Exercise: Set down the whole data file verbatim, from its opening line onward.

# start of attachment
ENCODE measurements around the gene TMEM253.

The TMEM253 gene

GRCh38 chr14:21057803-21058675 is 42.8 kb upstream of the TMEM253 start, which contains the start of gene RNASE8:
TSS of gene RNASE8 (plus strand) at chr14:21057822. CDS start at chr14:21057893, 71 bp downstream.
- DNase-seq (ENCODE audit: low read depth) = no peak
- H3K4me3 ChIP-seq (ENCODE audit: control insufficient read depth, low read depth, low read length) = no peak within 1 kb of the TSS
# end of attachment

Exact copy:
ENCODE measurements around the gene TMEM253.

The TMEM253 gene

GRCh38 chr14:21057803-21058675 is 42.8 kb upstream of the TMEM253 start, which contains the start of gene RNASE8:
TSS of gene RNASE8 (plus strand) at chr14:21057822. CDS start at chr14:21057893, 71 bp downstream.
- DNase-seq (ENCODE audit: low read depth) = no peak
- H3K4me3 ChIP-seq (ENCODE audit: control insufficient read depth, low read depth, low read length) = no peak within 1 kb of the TSS